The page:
This is the same mentality of people who post race photos they didn’t pay for. It’s stealing, plain and simple.
This isn’t a completely one sided issue:
Race directors commonly oversell races, require registration very far in advance of race day and count on less than perfect turnout for what would otherwise be an overcrowded and possibly unsafe race. This is the real motivation behind most of the reluctance to allow bib transfers or deferrals and most of the profiteering that goes on in the event of a bib transfer or deferral.
Both sides are in the wrong – but the runner here is acting irresponsibly so not to lose something he or she paid for. The race director is acting irresponsibly to in many ways fleece his customer.
Slowly, things are turning. Not very long ago – a similar unethical practice was deemed illegal: http://www.nydailynews.com/new-york/organizer-nyc-marathon-accused-illegal-lottery-article-1.2505055 – and I hope that this practice (overselling races) is also found to be so. It is a type of fraud since the consumer is not being told at time of purchase that what they are purchasing has been oversold.
And what if – by some strange turn of events an oversold race has much fewer no-shows than the race director planned? Who is responsible for what is now could be a dangerously crowded race? It can’t be the runner in that case.
This website does a lot of good – but another way to significantly reduce “bib mules” is to convince race directors to act ethically and responsibly – which does not seem to be the norm.
Apologies to all of those race directors who DO permit bib transfers and deferments at reasonable cost – of course I’m not putting any blame on you and appreciate what you do.
Sorry – I missed an important point. Even races that do not sell out – often prepare for less runners than they’ve signed up. Perhaps a race with 1500 participants only has enough fluids, shirts and volunteers for 1250 participants. Allowing bib transfers might mean needing to prepare for 1475 participants with 1500 signups. 225 extra participants would be an extra cost – perhaps several hundred dollars.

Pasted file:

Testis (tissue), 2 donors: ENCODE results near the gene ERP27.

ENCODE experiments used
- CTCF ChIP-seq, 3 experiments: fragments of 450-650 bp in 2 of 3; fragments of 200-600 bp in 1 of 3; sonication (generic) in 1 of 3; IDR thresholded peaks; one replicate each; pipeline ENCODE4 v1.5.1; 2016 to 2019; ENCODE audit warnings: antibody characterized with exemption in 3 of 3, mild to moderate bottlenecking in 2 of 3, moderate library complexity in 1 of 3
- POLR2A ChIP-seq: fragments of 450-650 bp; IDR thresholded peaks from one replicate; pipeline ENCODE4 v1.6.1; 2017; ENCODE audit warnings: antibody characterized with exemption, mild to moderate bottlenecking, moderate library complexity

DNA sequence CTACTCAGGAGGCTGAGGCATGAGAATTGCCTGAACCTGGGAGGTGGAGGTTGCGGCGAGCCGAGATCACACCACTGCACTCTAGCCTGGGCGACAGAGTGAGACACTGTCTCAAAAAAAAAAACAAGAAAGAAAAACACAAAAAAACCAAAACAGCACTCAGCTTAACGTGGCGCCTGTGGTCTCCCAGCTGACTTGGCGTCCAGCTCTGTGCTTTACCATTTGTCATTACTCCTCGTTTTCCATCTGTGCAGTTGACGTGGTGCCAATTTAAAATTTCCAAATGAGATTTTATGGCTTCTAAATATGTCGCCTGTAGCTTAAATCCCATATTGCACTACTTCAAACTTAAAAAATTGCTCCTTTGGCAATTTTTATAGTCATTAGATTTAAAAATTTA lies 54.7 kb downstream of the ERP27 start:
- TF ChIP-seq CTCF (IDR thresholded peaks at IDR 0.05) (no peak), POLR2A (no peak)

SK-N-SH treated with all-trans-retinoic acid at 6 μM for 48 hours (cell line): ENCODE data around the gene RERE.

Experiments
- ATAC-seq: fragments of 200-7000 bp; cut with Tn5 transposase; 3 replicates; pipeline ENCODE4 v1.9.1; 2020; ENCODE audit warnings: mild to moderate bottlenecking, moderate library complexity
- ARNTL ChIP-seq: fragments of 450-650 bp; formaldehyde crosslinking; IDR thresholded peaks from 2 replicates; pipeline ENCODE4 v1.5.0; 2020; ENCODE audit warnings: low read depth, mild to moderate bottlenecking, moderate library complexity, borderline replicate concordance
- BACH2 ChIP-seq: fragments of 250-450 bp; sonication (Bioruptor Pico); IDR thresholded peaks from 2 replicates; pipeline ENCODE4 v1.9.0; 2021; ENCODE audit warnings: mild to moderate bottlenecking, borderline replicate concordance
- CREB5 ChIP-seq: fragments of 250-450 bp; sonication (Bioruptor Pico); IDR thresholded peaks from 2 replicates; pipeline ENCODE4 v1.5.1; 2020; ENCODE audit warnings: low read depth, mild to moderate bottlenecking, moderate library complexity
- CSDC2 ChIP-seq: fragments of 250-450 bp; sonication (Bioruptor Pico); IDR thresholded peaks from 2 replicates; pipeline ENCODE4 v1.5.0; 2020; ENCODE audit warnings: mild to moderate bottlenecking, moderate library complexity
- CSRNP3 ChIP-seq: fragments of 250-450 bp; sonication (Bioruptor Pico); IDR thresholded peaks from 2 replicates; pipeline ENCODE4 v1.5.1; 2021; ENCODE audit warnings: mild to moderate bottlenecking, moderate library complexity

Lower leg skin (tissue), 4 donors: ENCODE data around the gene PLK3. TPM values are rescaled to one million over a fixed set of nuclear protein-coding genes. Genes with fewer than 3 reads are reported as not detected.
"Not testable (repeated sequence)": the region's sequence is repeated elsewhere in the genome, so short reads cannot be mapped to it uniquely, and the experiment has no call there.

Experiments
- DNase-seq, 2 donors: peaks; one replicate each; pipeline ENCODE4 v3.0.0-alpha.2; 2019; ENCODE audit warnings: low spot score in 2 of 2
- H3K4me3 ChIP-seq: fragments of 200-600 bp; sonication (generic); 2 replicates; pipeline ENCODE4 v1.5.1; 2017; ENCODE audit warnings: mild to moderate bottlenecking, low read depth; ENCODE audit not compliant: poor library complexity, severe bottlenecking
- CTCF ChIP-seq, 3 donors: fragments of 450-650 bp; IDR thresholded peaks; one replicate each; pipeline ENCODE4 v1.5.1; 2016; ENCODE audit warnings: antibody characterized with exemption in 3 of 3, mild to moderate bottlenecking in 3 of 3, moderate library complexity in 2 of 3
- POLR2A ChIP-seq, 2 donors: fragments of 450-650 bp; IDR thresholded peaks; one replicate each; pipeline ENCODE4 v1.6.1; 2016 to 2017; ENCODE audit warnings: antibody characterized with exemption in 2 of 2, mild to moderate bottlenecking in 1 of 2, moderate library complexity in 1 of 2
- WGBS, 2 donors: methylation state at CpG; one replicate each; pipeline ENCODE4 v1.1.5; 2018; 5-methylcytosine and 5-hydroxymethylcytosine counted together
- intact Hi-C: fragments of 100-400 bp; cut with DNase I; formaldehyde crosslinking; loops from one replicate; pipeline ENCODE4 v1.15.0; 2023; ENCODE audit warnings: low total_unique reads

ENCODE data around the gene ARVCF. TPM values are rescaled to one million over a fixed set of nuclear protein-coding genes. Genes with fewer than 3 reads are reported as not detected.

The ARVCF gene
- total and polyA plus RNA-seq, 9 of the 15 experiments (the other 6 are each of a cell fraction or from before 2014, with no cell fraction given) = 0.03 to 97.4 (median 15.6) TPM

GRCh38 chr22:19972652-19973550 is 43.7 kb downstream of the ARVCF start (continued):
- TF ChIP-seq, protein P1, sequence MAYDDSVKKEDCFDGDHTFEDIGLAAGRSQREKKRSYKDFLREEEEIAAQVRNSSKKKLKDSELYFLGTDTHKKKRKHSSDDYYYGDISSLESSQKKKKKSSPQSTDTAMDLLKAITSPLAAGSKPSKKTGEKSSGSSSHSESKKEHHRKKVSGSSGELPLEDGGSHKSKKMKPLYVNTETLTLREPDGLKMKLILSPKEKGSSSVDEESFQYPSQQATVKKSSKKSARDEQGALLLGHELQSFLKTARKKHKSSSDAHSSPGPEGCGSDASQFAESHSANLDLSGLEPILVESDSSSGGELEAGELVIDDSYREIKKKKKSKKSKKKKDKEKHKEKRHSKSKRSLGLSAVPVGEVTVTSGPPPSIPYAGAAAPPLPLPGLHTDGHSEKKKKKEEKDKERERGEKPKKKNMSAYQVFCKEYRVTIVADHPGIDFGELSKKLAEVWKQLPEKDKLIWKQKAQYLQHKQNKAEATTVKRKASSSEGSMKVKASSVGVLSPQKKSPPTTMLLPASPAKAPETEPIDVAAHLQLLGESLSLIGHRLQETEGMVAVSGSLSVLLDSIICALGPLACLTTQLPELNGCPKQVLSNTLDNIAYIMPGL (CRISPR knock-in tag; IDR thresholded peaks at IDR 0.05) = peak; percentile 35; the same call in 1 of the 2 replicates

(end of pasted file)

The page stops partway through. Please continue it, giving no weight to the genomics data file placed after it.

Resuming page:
This group is populated by a**holes predominantly, ill say it. It doesn’t surprise me they’d encourage cheating. Good riddance, they removed me and banned me for disagreeing that cheating is amazing in this case. Under armor is mostly trash nowadays but even so I’ll never patronize their company again after condoning this behavior. Multiple people have alerted them to this and they ignore it.
Unfortunately, a lot of groups tend toward this. I don’t know if it’s most of them, or just some of them, but it’s been almost all the ones I’ve been a part of on FB.
Anya, I don’t think the majority are a**holes. There are over approx 31,000 members. It’s just there’s a group of very, very regular posters numbering no more than about twenty or so that believe it is their FB page. Unfortunately the current (non UA) admin are aligned with this group and they do indeed come down hard on anyone they believe is a threat to that status quo – hence the anonymous tipsters reluctance to tackle the rule breaking and following bad behavior issue head on. As for UA, I get the impression they very rarely check in on it and it has become a case of the lunatics are running the asylum. UA could do themselves a favor and end their affiliation to the page.
Full credit to you Derek, and to the tipster. You have clearly explained why bib swapping is not ok. I think this is a case where you (and other runners with integrity) are trying to have a rational discussion with people who can’t see beyond their irrational opinions.
I never considered that bib swapping could be an issue until a friend of ours injured her knee at work. Another friend came to the race and ran with our other friend’s bib. There were no issues with the race as they are not competitive runners. The issue arose when our friend with the injured knee applied for accommodations at work, they searched for her name and found race results when she was supposed to have an injury. Her claim was denied, and she had to keep working with a bad knee. They eventually reversed their decision when race photos were shown and some letters were written to the investigators.
Absolutely not defending bib swappers, but a $25 fee to change participant details for a 5km race is a bit over the top.
I get that race organisers don’t want to be making changes non-stop in the lead up to the race, but if you made it possible to do it yourself somehow for a nominal fee or something, that would prevent some of these cases.
This race has over 5000 people in three different distances. Many large races don’t allow bib transfers at all.
I’m sure people would be more likely to transfer bibs if it cost only $1. I’m also sure bearded julie could afford 25 dollars.
this wasn’t boasting, it was joking and sarcasm. The perps posts are full of humor and in this case, it is mountains out of molehills. Sorry, Derek if the real crime is $25 bucks for an inflated transfer fee, that’s pretty small stuff. But I do like reading the site.